And if social media causes you to feel stress, scroll past negative posts and comments, or avoid social media altogether.
Take Time for Yourself
With many schools and offices closed, families and loved ones are spending a lot more time together at home these days, Bender Long notes. “That can be challenging, even if there’s a lot of love,” she says.
Set boundaries and take regular time to be alone, if you need it. “It’s not selfish to take time for yourself—it’s actually good for your mental well-being,” Bender Long adds. “Time to yourself could mean taking a bath with the door locked, going for a drive or simply spending some time alone in your bedroom.”
Gain Strength from Spiritual Beliefs
Your spiritual beliefs can give you a sense of inner peace and help you worry less about external issues. Prayer and meditation can help decrease anxiety and fear and lead to a greater sense of well-being.
“When people meditate, they become centered in the present moment,” explains James. “Meditation helps keep the mind from worrying or obsessing about things beyond one’s control.”
If your place of worship isn’t open or you’re staying home for safety reasons, consider attending virtual worship services. If your church, synagogue or mosque doesn’t offer virtual services, there are plenty that do. James also suggests attending virtual services of other faith traditions to broaden your horizons.
Reflect upon the positive things that have come out of this time, and try to appreciate the growth in resiliency you may have experienced.
Consider keeping a gratitude journal, writing down what you’re thankful for and your successes each day. Looking back through the journal at a later time can be inspiring and encouraging.
“Ask yourself what you’ve gone through and succeeded at in the past,” says Bender Long. “Use that as a guide to say, ‘I can do this.’”
Don’t Forget: We’re All in This Together
Even when you’re feeling alone, know that many others are feeling very much the same these days.
“One would hope that this pandemic will draw us together in our shared humanity,” says James. “We are all in this together and need one another to get through this. If we stop to hear each other and stop making assumptions about each other, we can see the hearts of our fellow citizens and truly know them.”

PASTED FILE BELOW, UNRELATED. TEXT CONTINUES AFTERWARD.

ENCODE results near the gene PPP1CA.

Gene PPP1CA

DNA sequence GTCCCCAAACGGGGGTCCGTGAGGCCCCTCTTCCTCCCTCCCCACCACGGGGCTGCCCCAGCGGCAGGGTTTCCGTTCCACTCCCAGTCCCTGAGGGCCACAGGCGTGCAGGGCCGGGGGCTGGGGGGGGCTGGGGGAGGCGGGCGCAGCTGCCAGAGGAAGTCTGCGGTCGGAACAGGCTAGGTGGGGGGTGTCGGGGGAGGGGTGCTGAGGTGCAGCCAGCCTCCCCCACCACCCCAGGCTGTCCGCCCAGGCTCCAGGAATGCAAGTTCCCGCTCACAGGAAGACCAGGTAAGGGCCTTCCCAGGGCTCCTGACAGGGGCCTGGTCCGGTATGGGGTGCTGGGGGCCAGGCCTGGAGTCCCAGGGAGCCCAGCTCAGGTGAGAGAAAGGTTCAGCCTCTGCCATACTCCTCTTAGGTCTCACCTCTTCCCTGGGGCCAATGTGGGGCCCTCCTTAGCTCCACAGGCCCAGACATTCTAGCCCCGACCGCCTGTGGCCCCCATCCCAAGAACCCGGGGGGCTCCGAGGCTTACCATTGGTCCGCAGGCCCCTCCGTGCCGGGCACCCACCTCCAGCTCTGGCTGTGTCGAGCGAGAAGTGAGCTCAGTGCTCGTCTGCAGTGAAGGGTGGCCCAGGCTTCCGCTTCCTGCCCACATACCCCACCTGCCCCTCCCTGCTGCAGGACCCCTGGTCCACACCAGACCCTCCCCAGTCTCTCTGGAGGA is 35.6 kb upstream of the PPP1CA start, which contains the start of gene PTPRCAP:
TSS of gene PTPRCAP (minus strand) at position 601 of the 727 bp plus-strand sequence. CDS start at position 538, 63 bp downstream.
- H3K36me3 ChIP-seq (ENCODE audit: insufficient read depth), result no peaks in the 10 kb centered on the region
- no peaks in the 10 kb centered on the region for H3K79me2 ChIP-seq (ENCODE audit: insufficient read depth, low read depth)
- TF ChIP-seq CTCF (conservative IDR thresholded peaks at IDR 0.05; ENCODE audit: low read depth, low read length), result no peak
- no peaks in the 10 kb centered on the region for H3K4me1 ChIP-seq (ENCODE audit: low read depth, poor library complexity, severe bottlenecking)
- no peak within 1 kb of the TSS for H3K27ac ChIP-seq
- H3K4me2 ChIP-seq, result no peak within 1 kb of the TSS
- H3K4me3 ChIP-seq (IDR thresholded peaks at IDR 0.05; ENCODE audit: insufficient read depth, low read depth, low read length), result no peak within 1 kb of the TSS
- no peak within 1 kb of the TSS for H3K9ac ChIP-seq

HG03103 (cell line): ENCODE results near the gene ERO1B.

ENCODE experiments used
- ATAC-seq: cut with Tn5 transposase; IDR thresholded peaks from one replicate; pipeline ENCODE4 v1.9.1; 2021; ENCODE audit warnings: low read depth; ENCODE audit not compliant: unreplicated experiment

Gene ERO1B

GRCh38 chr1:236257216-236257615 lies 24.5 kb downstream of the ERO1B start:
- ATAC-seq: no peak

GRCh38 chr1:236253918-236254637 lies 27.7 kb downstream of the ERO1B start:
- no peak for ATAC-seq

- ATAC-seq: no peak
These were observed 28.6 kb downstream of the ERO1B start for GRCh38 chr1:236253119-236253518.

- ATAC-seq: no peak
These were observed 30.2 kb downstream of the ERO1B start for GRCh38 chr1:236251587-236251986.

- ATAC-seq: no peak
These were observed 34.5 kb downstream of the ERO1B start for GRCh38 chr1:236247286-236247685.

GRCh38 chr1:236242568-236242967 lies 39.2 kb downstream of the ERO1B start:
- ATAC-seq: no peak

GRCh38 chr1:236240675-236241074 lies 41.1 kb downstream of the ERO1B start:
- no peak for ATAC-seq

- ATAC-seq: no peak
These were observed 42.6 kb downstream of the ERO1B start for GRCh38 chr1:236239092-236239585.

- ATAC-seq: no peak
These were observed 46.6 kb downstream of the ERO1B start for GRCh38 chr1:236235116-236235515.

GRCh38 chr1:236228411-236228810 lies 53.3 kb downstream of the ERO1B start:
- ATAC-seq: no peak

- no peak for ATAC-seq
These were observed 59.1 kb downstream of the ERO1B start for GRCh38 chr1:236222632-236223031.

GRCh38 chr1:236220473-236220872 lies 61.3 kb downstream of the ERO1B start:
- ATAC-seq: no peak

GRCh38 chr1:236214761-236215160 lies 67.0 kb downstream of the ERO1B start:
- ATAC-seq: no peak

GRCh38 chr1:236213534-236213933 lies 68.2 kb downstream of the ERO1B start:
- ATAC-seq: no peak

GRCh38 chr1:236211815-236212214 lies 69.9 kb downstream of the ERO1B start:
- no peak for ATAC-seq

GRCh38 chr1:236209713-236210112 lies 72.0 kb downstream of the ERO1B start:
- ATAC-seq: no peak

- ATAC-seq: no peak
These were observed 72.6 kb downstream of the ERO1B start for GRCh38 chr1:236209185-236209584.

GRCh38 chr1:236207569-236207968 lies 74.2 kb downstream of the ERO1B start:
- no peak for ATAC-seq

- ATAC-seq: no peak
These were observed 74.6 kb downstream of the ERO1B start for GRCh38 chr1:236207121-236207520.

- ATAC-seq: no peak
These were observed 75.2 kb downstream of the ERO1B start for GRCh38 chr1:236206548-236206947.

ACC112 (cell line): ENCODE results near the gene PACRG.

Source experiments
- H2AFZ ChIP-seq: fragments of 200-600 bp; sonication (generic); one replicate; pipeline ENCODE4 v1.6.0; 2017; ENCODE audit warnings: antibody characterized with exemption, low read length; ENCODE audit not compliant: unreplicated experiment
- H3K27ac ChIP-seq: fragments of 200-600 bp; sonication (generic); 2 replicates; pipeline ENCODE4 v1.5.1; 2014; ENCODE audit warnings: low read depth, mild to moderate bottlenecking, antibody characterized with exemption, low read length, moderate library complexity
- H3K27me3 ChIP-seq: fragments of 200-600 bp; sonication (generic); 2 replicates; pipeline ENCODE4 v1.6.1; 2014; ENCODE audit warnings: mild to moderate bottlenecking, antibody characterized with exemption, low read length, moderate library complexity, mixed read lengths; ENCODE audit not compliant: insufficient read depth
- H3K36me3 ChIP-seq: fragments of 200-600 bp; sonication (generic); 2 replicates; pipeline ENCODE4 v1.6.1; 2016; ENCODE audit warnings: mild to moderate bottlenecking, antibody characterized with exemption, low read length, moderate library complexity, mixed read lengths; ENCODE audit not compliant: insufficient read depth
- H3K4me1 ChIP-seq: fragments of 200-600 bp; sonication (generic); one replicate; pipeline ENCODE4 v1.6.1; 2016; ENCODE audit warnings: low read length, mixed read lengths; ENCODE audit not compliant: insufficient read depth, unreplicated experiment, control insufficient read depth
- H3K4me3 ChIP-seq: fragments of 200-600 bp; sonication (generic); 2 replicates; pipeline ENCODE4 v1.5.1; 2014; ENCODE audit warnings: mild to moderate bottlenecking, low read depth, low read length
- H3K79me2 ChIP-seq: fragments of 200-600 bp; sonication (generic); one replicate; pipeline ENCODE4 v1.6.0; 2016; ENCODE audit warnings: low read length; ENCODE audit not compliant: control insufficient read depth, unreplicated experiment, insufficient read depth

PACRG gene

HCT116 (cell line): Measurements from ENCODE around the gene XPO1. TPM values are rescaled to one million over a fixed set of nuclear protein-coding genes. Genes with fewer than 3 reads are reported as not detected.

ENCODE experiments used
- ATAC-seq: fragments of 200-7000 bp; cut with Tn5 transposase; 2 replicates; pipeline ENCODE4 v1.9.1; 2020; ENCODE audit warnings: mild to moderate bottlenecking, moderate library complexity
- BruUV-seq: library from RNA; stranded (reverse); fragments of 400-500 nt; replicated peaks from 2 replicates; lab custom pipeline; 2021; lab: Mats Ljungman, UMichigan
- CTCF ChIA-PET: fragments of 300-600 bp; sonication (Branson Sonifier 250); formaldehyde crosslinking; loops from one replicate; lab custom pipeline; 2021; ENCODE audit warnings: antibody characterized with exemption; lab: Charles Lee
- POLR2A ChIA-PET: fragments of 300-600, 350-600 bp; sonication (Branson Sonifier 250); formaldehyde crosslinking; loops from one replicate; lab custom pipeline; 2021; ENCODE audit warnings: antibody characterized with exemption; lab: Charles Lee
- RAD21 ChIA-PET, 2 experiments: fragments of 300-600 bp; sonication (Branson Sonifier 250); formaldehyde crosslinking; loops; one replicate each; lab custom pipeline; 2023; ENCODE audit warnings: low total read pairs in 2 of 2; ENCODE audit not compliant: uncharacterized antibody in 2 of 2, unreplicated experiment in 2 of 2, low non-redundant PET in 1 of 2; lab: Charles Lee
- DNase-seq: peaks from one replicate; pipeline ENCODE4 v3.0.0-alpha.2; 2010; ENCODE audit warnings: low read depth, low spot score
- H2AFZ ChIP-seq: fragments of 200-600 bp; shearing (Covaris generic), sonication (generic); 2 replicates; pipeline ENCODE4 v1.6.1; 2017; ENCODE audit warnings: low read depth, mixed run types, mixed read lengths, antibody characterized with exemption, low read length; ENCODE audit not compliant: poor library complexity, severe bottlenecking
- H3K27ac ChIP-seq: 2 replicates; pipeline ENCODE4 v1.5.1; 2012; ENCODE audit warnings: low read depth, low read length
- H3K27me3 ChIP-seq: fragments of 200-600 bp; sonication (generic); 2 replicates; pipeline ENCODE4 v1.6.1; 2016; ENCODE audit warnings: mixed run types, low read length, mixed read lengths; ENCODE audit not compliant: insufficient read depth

We will get through this together, says Bender Long. “We need each other to do this, knowing that on the other side, we’re still going to be a community and family,” she concludes. “We can do this.”
Get help if you or someone you love is struggling or abusing alcohol or drugs.
Call or visit online:
•Sentara RMH Behavioral Health Specialists: 540-564-5104
•Region Ten mental health services: 434-972-1800
•National Suicide Prevention Hotline: 800-273-8255
•Local resources, podcasts and updates to help decrease stress and promote healthy living
Thanksgiving, Hanukkah, Christmas and Kwanzaa all may look different this year. Family gatherings may be smaller or even canceled, and many of us may need to avoid traveling.
Get creative with your holidays, says Luanne Bender Long, PhD, LPC, LMFT, clinical manager at Sentara RMH Behavioral Health. That may mean connecting with loved ones via Zoom, FaceTime or another video chat platform. It could involve wearing masks and practicing social distancing at gatherings. Try creating new traditions if the old ones won’t work this year.
Smaller gatherings of 6–8 people may be safer, but be sure to check the number of COVID-19 cases in your area before making any plans.